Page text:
“You need to know the business case in order to identify the money you can save. The qualitative potential of cost saving is huge, quantitative I couldn’t say.” —Nourdine Abderrahmane, Capco

In trade finance, there are cases wherein reconciliation between parties take multiple days. Blockchain’s consensus and immutability address this problem.

“Most of the time is being spent just with reconciling with other parties on what is the truth.”
—Nourdine Abderrahmane, Capco

If we use these examples, it’s all about looking at the business model, finding the processes that are streamlined, then deriving the formula for cost saved. Nevertheless, in reality, it’s far more complicated, of course.


Want details? Watch the video!

Table of contents

  1. What makes you excited about blockchain? (3’20”)
  2. What’s the criteria in picking blockchain? (6’45”)
  3. Are there cases where blockchain wasn’t the answer? (12’05”)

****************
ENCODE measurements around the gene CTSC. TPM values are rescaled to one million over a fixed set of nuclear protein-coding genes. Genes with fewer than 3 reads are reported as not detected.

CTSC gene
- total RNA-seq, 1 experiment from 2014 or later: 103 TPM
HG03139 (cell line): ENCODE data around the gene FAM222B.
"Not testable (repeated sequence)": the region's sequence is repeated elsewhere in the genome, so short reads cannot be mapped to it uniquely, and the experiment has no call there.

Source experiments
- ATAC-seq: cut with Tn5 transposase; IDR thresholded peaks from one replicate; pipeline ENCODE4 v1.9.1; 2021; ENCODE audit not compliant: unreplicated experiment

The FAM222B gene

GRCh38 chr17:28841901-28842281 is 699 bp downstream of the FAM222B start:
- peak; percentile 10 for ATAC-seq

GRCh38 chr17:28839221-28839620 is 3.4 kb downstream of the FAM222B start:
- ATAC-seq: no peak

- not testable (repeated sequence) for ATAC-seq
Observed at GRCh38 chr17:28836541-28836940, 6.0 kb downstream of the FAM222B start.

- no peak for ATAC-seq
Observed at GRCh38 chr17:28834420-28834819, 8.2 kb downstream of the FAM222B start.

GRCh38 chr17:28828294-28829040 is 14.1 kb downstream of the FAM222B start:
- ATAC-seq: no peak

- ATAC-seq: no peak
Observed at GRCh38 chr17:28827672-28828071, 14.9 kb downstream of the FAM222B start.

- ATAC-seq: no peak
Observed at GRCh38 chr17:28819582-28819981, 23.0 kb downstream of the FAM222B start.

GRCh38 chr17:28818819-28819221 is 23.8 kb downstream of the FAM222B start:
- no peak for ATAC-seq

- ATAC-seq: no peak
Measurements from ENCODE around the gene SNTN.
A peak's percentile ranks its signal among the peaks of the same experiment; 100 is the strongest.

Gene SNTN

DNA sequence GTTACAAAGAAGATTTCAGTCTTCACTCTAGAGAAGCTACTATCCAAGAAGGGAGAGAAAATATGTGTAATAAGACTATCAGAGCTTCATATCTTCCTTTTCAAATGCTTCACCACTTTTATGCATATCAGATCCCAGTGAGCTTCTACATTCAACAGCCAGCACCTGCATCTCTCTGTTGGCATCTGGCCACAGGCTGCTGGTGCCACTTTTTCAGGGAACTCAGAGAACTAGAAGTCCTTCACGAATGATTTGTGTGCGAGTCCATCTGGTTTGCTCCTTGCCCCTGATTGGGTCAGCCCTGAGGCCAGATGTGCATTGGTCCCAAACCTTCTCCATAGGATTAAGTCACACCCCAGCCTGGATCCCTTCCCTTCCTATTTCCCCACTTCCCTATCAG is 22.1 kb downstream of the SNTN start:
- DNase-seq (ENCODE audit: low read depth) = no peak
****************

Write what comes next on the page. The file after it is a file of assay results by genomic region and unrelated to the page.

4. How can you estimate the economic value of using blockchain? (19’25”)
  5. What use cases are you most passionate about? (31’25”)
  6. Q&A. Are there particular use cases where blockchain has been implemented? (37’34”)



Related discussion

There was another panel in the meetup, which included IBM’s Elli Androulaki and Angelo De Caro and ETH Zurich’s Stefan Klauser. Here, they highlighted a few challenges to the development of blockchain—community, trust, regulations, and governance.



Further reading

About the experts

Martin Ploom, Credit Suisse bio